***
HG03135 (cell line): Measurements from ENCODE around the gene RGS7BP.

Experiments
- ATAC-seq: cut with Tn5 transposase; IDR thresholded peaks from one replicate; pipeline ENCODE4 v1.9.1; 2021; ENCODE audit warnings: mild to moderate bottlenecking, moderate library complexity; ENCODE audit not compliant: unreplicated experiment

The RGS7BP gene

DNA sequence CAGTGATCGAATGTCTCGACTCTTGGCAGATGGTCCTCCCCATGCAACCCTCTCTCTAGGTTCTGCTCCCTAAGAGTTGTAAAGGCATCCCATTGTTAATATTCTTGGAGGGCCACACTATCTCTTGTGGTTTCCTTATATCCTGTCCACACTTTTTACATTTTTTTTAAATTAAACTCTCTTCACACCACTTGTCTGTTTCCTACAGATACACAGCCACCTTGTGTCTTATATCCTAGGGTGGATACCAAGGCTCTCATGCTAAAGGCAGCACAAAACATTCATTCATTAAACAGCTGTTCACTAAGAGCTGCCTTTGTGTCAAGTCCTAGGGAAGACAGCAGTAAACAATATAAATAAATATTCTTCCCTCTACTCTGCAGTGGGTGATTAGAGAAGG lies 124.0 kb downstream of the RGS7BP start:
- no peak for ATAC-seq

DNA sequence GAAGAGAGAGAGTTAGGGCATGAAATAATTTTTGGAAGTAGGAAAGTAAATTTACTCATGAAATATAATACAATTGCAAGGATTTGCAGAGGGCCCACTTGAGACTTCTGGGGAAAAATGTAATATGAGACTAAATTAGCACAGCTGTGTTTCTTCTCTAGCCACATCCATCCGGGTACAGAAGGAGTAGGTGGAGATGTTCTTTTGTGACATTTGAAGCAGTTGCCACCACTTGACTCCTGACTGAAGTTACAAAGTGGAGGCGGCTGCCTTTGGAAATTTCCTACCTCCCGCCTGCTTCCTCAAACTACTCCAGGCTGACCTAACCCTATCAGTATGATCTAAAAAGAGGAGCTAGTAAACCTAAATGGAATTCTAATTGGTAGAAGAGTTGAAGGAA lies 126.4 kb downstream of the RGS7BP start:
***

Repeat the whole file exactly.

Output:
HG03135 (cell line): Measurements from ENCODE around the gene RGS7BP.

Experiments
- ATAC-seq: cut with Tn5 transposase; IDR thresholded peaks from one replicate; pipeline ENCODE4 v1.9.1; 2021; ENCODE audit warnings: mild to moderate bottlenecking, moderate library complexity; ENCODE audit not compliant: unreplicated experiment

The RGS7BP gene

DNA sequence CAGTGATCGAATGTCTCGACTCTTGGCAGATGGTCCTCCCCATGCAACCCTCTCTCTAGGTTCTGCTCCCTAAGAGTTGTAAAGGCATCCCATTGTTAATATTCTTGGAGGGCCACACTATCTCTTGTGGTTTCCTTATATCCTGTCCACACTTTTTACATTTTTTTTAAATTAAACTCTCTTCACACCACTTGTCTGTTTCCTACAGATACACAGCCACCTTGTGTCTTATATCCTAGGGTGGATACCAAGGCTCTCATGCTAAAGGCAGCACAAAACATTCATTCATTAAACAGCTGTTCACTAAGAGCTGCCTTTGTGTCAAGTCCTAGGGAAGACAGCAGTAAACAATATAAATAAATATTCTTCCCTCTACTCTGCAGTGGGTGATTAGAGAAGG lies 124.0 kb downstream of the RGS7BP start:
- no peak for ATAC-seq

DNA sequence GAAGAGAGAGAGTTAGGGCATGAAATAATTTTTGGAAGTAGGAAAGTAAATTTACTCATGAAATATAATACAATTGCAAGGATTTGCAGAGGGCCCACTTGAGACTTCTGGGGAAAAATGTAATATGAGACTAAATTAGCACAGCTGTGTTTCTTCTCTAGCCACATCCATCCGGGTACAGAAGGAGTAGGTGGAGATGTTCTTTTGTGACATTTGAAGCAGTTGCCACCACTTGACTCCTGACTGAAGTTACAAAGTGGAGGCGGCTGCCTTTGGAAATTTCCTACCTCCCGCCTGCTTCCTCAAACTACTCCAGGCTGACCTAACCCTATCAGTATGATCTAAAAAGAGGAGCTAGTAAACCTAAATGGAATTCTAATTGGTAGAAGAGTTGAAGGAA lies 126.4 kb downstream of the RGS7BP start: